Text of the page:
Cut through the clutter to really understand the bike frame fit.
On a bike maker’s website you’ll find a schematic called a geometry chart for each of its models. These cluttered numeric diagrams outline all the dimensions of a frame—the length of the tubes and angles between them. Every piece of data is critical for building the bike, and many impact handling, but only a select few describe the bike’s fit characteristics. The rest are red herrings in the search for a well-fitting frame. After finding your desired position—whether it’s on your current bike or through a new fit—a few simple numbers can describe the frames that will match your dimensions. Here’s how to understand which coordinates to pay attention to and which to ignore.
Ignore: Seat tube length, top tube length, head tube length and frame sizes.
The lengths of these tubes only tell part of the story, and frame sizes are even less helpful. “Like buying a pair of shoes, different brands are going to fit very differently,” says J.T. Lyons, F.I.S.T. fit instructor and owner of Moment Cycle Sport in San Diego. “We have bikes with a size small that is the same length as another bike’s size large.” Three critical dimensions solve all these problems and are becoming the focus of a growing number of bike makers.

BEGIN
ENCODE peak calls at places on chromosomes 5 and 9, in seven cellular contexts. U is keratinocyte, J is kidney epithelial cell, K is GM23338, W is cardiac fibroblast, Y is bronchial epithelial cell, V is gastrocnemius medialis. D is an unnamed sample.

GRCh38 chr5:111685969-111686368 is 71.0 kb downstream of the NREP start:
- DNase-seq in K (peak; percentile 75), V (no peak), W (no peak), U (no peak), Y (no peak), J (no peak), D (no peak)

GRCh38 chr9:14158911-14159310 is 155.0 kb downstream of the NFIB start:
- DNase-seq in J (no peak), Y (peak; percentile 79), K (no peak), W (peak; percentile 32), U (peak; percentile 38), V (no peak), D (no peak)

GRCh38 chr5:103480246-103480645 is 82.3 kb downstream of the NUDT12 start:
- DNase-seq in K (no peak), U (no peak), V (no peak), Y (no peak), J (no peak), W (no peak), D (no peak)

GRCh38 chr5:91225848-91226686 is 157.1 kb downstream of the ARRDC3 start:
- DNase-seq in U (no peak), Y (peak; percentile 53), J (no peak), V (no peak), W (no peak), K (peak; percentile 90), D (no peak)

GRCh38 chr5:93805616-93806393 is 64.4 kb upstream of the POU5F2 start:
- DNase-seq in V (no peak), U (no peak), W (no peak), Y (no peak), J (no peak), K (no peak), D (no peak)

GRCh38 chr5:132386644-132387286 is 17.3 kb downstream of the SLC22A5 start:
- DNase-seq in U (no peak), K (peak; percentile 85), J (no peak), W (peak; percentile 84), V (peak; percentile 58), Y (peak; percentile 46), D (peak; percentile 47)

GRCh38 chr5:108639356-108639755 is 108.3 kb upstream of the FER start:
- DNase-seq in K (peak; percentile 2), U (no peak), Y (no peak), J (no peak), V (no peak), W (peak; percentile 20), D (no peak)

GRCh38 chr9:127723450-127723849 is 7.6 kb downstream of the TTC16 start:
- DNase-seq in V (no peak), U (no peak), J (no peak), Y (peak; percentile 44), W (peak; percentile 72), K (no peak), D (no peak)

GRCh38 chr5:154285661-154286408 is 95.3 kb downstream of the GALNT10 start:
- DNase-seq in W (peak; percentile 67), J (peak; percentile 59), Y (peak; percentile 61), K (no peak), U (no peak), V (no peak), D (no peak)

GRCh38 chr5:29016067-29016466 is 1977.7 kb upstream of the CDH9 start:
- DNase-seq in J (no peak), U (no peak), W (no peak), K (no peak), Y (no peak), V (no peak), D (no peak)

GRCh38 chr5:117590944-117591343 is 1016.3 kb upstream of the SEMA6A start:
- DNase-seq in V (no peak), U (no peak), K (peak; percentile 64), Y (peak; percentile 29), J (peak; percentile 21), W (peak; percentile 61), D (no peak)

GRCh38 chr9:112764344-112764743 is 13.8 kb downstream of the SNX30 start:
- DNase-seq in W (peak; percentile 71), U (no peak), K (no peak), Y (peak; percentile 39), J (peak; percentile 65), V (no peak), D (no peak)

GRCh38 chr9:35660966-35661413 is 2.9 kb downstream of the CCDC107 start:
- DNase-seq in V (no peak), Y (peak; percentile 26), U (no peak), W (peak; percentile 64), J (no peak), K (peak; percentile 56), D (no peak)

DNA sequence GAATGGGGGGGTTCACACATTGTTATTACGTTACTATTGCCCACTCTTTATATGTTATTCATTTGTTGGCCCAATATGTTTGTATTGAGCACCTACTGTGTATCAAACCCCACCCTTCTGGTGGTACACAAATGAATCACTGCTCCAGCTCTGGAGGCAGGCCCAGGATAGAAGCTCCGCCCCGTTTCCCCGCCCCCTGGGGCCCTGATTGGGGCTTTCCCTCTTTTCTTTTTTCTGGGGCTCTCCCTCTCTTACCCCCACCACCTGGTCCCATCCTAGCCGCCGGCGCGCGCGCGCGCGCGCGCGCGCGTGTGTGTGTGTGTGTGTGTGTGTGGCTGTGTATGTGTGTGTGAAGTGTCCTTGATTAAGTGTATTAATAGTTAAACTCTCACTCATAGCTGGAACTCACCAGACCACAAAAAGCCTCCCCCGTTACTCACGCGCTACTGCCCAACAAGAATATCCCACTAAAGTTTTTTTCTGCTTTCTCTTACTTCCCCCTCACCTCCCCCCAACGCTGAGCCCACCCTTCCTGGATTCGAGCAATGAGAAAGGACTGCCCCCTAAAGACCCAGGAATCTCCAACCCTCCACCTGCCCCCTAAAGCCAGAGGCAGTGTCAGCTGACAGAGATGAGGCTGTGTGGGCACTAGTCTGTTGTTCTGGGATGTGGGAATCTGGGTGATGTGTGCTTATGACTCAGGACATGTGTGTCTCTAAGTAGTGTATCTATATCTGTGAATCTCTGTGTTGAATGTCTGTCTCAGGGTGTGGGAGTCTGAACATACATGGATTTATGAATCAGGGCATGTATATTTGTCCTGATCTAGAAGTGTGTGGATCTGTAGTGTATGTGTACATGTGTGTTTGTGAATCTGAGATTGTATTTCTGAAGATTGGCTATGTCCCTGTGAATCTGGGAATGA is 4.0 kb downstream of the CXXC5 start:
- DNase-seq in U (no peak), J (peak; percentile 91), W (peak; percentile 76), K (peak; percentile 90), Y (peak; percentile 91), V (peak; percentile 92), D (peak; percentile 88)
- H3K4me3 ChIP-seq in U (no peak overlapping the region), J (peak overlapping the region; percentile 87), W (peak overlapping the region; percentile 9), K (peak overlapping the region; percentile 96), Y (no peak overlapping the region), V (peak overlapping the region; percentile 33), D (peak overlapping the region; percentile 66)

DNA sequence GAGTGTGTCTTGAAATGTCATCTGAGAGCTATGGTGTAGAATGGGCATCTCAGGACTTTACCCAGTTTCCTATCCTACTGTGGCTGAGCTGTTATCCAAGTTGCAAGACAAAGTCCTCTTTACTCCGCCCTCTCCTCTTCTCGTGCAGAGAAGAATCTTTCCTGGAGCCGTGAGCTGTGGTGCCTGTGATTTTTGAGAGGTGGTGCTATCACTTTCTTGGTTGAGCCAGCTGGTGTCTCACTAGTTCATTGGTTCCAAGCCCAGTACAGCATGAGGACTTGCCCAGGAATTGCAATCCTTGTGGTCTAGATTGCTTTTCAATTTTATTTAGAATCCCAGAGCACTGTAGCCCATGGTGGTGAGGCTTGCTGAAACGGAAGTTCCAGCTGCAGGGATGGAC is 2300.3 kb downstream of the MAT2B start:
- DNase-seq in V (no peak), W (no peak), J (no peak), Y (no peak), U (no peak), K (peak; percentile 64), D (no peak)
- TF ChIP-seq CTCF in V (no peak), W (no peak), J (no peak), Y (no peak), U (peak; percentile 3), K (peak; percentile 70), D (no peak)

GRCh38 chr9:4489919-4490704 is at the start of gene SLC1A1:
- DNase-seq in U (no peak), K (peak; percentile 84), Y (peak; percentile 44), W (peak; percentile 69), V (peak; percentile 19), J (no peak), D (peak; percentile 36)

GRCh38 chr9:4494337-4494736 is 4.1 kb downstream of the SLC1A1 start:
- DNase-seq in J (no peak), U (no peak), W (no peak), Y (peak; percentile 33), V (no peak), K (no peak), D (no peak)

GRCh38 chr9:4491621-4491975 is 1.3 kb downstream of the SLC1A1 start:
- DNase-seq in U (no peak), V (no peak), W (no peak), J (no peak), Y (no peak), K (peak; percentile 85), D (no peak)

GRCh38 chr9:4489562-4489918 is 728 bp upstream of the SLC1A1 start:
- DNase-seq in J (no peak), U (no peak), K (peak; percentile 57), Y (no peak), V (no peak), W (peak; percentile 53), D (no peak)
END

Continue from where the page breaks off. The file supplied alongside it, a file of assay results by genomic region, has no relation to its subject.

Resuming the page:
1. Stack height, the vertical distance between the bottom bracket and the top of the head tube.
2. Reach, the horizontal distance between the bottom bracket and head tube.
3. Seat tube angle, which determines saddle position.
These three simple measurements define a frame’s fit characteristics and should guide your bike choice. Compare your own measurements to different frames and sizes to track down a list of bikes that can accommodate your fit. Ignore the rest. Stack and reach dimensions within about 5mm of your ideal will work perfectly because components can be used to micro-adjust for these differences.
Aerobar selection is the other big piece of the puzzle. “You’re not riding just a frame,” says Lyons. “You’re riding a frame plus a stem plus the bars plus the saddle.” The impact of those components is murkier than the frame because they are less easily quantified and are often adjustable. “Navigating aerobar fit is the biggest disconnecting point in bike fit right now,” Lyons says. Many adjustable bars can change fit even more than swapping frames. Using the same bar and stem is the best way to ensure your bike, not just your frame, matches your fit—although several options can match the same position. As for finding the right one, well, “to some extent, that’s what good fitters are for,” says Lyons.
Armed with bike fit data, you can make an educated decision on your next purchase by paying attention to the measurements listed here. If you want to take it a step further, both Retül and Cannondale offer systems where you simply plug in your fit numbers to compare bike frames and parts before your purchase.